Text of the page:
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5 Reasons Nokia Won't Save Microsoft's Mobile OS

By Paul Rubens (Send Email)
Posted Feb 15, 2011


Microsoft and Nokia are both drinking at the last-chance saloon as far as their mobile businesses are concerned, following last week's announcement that they are to team up in the mobile device market. For Microsoft, the deal is a desperate attempt to make its Windows Phone 7 mobile OS relevant at a time when its traditional desktop and server OS businesses face increased competition from open source solutions, cloud services and powerful mobile hardware.

Microsoft and Nokia have teamed up in the hope of at last conquering the smartphone market. Many are calling this a last ditch effort for both the phone maker and the OS vendor to have any sort of presence in this complex market. Here's why the venture is likely to fail.

Despite the good reviews Windows Phone 7 received, it's in grave danger of disappearing without having made any impact whatsoever. Ask yourself this: When did you last see anyone (who isn't a Microsoft employee) actually using the mobile OS?

Exactly.

But the Nokia Nokia (NYSE: NOK) deal will not save Windows Phone 7, and here's why:

1. Every time Microsoft does a deal with a mobile hardware maker, it fails.

We've been here before. Microsoft Microsoft (NASDAQ: MSFT) made plenty of deals with hardware makers to prop up its Windows Mobile OS, and all ended in disaster: LG (2009), Palm (2005) Motorola (2003), Sendo (2001) Ericsson (2000). The results should be making Nokia very nervous indeed: Sendo went bankrupt, LG and Motorola and Ericsson lost profitability in the market and switched to Android, and Palm couldn't make its Windows Mobile business a success and instead developed the WebOS mobile OS. Not exactly encouraging, is it?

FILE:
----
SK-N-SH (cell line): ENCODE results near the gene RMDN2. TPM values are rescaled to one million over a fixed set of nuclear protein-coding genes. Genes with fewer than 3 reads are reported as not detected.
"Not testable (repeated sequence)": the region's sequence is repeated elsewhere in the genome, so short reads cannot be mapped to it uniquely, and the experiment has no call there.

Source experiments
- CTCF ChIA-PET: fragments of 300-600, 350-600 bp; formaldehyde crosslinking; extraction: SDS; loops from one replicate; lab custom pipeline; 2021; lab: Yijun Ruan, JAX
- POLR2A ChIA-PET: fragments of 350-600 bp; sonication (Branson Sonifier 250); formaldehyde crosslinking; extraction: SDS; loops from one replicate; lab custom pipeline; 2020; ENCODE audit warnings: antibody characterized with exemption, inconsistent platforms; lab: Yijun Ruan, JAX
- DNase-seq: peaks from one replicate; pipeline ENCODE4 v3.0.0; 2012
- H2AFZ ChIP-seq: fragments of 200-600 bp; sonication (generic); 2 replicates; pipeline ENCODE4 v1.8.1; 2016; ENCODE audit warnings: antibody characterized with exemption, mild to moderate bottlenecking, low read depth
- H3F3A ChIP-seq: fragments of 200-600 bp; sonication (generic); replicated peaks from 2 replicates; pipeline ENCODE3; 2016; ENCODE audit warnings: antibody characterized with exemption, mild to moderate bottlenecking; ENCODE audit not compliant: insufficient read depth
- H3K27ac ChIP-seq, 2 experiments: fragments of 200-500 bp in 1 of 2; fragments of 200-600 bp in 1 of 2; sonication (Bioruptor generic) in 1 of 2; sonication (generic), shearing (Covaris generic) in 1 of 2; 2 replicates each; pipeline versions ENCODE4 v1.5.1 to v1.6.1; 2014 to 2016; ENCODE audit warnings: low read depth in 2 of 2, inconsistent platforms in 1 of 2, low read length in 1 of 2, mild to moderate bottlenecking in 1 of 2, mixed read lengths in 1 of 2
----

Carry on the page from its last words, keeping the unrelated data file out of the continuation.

2. A deal with Nokia can't hide Windows Phone 7's shortcomings.

Microsoft knows all about operating systems: The company has built itself into the giant it is on the back of its highly successful and hugely profitable Windows desktop and server OS products. One thing it learned over the years is that you can get away without rock-solid security and stability as long as your OS offers the features customers want. That's why Windows 7 is the huge, bloated product it is, and why Microsoft's server OS, Windows Server 2008 R2, includes advanced features like virtualization with Hyper-V.

But when it comes to features, Windows Phone 7 is pitiful. What were the big new ones that Microsoft was promising for the future at Mobile World Congress in Barcelona this week? Copy and paste, and multi-tasking! Two features that even the mobile OS Nokia is effectively abandoning -- Symbian -- has offered for years. Make no mistake -- Windows Phone 7 is miles behind iPhone, Android-powered phones and the rest of the competition.

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